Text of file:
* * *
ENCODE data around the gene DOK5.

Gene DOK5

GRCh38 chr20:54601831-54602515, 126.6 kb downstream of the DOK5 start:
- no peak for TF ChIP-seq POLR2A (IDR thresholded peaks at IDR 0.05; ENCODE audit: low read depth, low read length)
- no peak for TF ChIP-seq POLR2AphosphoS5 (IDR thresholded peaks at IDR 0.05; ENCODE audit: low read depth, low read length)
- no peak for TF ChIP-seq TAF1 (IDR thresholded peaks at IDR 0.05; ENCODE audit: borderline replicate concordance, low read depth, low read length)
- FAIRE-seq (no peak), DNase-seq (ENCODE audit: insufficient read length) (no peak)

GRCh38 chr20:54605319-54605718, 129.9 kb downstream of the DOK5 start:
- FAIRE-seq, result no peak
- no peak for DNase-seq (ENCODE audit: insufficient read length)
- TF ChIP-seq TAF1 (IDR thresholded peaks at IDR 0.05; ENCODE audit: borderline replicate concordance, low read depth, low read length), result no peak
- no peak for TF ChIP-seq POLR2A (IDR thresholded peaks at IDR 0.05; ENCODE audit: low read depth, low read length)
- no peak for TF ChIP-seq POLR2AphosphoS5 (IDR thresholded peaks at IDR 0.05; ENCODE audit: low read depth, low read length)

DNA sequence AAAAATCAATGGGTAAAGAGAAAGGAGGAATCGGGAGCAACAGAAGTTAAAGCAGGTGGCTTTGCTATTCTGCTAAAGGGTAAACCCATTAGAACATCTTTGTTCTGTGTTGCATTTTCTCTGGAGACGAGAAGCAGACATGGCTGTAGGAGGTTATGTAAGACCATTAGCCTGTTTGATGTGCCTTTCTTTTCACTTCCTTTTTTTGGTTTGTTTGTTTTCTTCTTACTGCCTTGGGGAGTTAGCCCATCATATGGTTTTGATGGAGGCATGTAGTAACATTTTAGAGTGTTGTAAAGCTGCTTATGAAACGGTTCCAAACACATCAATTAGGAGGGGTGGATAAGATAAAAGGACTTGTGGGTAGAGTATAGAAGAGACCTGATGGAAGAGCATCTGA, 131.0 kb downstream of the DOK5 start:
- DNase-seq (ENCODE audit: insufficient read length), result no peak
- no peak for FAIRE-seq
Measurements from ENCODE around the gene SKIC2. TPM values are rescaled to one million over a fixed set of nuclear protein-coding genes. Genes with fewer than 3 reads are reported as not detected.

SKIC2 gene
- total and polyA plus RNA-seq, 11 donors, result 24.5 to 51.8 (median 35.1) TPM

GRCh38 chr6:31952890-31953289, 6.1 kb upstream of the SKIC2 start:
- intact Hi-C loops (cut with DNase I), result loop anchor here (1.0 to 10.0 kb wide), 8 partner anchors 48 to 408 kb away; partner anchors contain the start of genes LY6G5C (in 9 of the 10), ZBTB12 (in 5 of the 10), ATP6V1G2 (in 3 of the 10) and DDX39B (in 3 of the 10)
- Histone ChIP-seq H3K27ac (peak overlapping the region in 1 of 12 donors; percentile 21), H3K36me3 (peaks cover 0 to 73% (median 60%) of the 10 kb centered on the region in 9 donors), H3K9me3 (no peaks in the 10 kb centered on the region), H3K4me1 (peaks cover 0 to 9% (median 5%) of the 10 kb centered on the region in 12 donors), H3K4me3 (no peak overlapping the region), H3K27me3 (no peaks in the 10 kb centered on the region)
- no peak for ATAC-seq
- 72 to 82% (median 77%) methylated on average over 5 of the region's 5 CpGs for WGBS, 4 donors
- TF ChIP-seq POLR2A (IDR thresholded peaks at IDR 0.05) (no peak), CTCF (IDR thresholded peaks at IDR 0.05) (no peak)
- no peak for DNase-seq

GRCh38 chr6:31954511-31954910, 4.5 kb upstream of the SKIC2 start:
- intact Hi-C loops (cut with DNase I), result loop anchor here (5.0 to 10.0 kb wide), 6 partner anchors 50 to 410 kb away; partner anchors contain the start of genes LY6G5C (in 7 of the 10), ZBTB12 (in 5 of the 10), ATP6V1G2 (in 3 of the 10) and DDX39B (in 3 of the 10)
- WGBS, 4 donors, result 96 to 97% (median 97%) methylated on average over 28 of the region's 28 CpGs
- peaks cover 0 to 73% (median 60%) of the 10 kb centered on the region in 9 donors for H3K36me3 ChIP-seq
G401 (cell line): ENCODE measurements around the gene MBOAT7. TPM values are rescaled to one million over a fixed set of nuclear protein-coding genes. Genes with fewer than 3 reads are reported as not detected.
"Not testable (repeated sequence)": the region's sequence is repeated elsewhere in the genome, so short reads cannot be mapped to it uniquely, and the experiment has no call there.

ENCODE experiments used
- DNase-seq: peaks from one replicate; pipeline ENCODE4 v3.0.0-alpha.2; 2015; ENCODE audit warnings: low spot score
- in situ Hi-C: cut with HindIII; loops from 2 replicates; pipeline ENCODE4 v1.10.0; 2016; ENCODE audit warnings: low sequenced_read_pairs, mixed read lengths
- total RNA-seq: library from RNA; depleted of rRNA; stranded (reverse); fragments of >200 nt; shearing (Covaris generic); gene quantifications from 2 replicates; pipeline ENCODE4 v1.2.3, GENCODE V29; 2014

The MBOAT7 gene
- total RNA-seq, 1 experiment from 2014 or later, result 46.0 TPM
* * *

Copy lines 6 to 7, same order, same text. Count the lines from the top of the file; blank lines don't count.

- no peak for TF ChIP-seq TAF1 (IDR thresholded peaks at IDR 0.05; ENCODE audit: borderline replicate concordance, low read depth, low read length)
- FAIRE-seq (no peak), DNase-seq (ENCODE audit: insufficient read length) (no peak)